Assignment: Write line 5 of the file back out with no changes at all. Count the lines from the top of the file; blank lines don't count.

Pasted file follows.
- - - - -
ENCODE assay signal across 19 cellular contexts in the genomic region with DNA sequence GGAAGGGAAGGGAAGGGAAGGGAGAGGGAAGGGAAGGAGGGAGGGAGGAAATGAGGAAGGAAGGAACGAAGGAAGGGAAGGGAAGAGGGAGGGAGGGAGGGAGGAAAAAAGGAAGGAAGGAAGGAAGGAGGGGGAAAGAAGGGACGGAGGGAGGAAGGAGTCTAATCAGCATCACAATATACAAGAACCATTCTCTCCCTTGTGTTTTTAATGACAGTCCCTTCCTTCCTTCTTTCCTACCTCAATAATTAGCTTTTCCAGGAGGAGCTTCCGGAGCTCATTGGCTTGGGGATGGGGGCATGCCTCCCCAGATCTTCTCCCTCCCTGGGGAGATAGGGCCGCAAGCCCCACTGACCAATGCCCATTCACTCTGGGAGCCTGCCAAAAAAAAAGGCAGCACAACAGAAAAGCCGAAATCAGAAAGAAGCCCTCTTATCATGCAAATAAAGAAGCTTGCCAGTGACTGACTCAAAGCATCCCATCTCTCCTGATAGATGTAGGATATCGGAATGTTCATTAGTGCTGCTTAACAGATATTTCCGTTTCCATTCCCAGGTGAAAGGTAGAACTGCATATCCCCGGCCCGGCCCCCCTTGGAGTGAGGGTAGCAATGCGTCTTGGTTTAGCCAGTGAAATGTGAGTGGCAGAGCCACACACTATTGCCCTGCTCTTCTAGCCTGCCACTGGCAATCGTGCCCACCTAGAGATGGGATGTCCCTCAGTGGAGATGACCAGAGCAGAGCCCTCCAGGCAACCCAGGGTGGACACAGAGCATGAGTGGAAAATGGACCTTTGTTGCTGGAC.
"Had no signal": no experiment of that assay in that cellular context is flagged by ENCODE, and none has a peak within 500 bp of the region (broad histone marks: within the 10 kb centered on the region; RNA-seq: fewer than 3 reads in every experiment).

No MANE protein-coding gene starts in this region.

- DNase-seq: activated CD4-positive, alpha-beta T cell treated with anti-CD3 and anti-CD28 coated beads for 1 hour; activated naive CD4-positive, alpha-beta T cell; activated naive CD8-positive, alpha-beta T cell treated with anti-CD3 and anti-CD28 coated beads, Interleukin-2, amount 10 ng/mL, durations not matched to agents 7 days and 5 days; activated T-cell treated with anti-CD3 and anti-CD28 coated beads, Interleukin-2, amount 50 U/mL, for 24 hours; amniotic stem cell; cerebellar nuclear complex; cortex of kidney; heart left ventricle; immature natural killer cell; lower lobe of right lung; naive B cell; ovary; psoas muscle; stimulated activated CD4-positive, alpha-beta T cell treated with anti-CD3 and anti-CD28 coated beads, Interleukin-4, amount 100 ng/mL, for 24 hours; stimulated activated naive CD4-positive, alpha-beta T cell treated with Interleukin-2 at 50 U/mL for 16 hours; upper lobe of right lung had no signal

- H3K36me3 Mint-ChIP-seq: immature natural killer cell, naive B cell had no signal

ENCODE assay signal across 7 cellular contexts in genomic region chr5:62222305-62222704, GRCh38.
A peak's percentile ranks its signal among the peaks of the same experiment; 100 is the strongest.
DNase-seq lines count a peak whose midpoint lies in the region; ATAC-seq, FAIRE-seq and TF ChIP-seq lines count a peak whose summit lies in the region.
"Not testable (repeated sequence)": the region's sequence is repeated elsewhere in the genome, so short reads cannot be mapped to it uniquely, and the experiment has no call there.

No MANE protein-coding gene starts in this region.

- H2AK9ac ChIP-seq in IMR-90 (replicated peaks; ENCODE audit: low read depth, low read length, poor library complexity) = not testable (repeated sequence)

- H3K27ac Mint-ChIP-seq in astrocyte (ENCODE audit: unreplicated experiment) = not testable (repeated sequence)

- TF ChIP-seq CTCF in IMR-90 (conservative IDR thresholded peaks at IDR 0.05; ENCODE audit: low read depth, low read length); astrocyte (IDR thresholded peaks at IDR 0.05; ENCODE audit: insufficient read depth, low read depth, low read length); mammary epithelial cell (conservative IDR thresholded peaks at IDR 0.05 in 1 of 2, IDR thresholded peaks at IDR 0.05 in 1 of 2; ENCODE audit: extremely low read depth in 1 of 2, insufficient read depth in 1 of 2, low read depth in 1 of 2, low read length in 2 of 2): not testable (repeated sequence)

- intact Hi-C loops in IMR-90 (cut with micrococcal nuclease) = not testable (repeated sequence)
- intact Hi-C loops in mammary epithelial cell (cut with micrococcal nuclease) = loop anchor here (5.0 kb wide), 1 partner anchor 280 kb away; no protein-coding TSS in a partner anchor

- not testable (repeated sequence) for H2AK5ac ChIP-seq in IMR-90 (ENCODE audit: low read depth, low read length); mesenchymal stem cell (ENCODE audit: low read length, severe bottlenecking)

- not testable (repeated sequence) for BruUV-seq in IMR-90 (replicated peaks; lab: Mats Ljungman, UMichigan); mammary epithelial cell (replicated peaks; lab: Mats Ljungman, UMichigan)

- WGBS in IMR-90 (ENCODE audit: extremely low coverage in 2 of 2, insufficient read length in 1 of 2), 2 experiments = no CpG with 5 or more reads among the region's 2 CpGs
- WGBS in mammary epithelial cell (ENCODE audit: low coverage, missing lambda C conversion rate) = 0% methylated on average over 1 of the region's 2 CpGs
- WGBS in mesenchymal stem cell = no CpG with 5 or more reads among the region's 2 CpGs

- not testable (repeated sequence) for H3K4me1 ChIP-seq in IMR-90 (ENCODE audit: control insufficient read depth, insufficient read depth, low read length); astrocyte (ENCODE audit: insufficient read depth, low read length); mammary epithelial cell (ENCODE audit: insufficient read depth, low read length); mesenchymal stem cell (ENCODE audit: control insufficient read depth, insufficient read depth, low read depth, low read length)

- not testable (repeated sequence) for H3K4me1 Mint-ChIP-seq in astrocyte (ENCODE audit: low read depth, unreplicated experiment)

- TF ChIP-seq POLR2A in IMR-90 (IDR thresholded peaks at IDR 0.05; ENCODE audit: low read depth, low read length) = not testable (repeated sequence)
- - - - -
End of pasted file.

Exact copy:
- H3K36me3 Mint-ChIP-seq: immature natural killer cell, naive B cell had no signal